What expert says: Nigerian naira overvalued or undervalued?

Johannesburg, South Africa (Capital Markets in Africa) — The interbank rate was seemingly unmoved at USD/NGN197 in 2Q15, masking the intense backlog of US dollar demand. It is difficult to discern whether domestic liquidity conditions have improved since the election. The MPC’s rhetoric regarding the imbalance in the domestic foreign exchange market continues to favour exchange controls to restrict excess US dollar demand. Partial dollarisation and bouts of speculative activity are believed to have aggravated the existing liquidity squeeze, reinforcing the need for special intervention FX auctions to satisfy legitimate demand. We remain partial to a flexible and price-driven market and believe that the CBN could allow the currency to weaken in an orderly manner, following its continued application of administrative measures to curb US dollar demand.

As our core scenario, this implies a 3Q15 USD/NGN end rate of 248.00 and a year-end level of 217.00. Presumably, this scenario would be more digestible for offshore investors, especially if the oil price remains buoyant at current levels and the naira settles around 220.00. Alternatively, the bank could undertake a once-off devaluation, but this risk unsettling an already unnerved market. An increase in the NOFP from 0.1% to 0.5% could glean good will from J.P. Morgan if daily trading volumes improve, allowing GBI-EM index positions to be more easily replicated. However, two-way trading will be severely hampered by the preclusion of a greater number of importers from the interbank foreign exchange market. The decision to withdraw Nigerian bonds on account of FX-liquidity constraints is unchartered waters for J.P. Morgan. If Nigeria is ejected from the index, it brings into question the credibility of J.P. Morgan’s selection process.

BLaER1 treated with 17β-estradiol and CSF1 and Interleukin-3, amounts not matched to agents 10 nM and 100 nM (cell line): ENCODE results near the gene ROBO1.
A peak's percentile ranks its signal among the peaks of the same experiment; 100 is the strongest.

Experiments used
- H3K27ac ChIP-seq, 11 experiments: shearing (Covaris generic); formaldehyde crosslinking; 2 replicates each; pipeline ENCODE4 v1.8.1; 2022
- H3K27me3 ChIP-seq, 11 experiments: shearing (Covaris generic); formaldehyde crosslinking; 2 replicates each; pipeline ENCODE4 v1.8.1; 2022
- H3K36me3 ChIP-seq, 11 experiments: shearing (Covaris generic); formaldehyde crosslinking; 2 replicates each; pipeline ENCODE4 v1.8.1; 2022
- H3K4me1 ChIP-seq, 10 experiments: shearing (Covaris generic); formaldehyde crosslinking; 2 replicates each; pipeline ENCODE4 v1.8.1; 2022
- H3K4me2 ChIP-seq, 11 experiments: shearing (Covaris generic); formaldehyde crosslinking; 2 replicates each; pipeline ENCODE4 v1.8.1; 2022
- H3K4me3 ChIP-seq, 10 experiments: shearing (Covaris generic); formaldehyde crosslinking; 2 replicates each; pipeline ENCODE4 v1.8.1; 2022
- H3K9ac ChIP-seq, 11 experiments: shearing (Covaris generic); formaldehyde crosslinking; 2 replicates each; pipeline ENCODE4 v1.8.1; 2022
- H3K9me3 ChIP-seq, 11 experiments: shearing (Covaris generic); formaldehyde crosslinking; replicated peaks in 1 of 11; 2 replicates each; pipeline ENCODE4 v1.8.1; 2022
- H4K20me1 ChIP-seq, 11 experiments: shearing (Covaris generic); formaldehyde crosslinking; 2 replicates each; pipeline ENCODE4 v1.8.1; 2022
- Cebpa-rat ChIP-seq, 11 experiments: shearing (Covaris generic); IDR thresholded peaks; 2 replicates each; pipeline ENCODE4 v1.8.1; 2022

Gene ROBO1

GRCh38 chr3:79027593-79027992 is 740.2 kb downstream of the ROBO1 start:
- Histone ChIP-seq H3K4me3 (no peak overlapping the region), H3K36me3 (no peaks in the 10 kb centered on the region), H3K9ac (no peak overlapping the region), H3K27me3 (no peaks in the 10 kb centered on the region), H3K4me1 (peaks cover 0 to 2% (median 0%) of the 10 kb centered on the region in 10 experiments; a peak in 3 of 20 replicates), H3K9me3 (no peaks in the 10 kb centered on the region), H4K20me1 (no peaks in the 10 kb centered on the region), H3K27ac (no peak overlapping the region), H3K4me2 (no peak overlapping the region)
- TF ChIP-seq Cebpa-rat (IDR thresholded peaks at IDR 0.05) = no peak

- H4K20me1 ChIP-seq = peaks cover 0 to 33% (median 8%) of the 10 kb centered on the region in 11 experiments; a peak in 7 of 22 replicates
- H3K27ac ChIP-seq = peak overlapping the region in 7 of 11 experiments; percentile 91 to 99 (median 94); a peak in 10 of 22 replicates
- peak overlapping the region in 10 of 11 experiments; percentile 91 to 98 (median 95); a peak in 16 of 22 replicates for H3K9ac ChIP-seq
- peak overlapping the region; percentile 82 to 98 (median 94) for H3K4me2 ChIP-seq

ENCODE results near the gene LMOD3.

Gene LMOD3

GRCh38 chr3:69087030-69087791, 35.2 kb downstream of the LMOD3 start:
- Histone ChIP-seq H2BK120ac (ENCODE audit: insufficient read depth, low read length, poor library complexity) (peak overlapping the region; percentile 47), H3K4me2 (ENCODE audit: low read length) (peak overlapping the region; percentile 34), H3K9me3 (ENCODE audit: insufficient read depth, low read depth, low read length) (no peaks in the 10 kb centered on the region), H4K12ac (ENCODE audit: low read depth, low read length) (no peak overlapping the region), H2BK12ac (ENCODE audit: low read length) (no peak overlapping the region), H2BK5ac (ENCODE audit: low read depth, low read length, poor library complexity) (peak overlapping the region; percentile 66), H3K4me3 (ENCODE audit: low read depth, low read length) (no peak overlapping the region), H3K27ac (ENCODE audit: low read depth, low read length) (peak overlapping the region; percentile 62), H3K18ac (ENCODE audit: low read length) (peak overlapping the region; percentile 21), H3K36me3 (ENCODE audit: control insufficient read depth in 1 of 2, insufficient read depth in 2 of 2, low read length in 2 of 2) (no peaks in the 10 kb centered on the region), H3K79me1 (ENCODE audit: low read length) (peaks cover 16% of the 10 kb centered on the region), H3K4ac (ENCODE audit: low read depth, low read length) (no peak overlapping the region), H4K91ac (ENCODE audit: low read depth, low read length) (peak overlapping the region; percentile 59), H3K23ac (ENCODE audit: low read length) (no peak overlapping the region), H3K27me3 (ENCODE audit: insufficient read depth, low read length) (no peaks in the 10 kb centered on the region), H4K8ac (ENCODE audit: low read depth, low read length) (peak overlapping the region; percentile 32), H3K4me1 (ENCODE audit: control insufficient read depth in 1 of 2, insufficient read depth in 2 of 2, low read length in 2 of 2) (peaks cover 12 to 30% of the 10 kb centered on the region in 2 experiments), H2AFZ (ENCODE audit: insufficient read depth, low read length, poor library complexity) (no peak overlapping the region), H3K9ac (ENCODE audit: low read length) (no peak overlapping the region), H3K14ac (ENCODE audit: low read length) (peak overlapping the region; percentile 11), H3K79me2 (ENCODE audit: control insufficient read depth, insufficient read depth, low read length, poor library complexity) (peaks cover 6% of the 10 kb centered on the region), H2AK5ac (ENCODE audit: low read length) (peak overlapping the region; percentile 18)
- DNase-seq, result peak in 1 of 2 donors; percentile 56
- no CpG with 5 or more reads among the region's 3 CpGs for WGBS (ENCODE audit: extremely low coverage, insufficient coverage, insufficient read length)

The MPC voted to retain the benchmark interest rate at 13% in May 2015 but elected to change both the public and private sector cash reserve ratios (CRR). The tightening effect, elicited by the harmonisation of the CRR, will prove far more useful once the Treasury Single Account is adopted. We had expected a clear narrative with regards to the central bank’s exchange rate policy but this was not forthcoming at its last MPC gathering. The CBN continues to ration foreign exchange based on its assessment of legitimate demand, but the chronic drawdown in gross reserves, which were reported at US$28bn in June, brings into question the bank’s ability to match interbank orders indefinitely.

While we remain partial to a flexible, price-driven market, the CBN is likely to remain the key provider of liquidity to the economy. That said, we do not expect any changes to be enacted at its meeting in July. Governor Emefiele highlighted that the CBN will continue to review its current approach to FX stability and will amend its process when needed. Further monetary tightening is warranted in 2H15 considering the upside risks to inflation and sustained widening of the output gap. The policy rate might be used to signal the CBN’s intention, though a more formidable stance would entail changes to the current workings of the foreign exchange market. As an aside, the central bank’s management committee is not exempt from change, but the APC is expected to safeguard the independence of the central bank and ensure policy consistency to dispel market concerns, at least in the short term.

By Nema Ramkhelawan-Bhana, Africa Analyst, Rand Merchant Bank, South Africa

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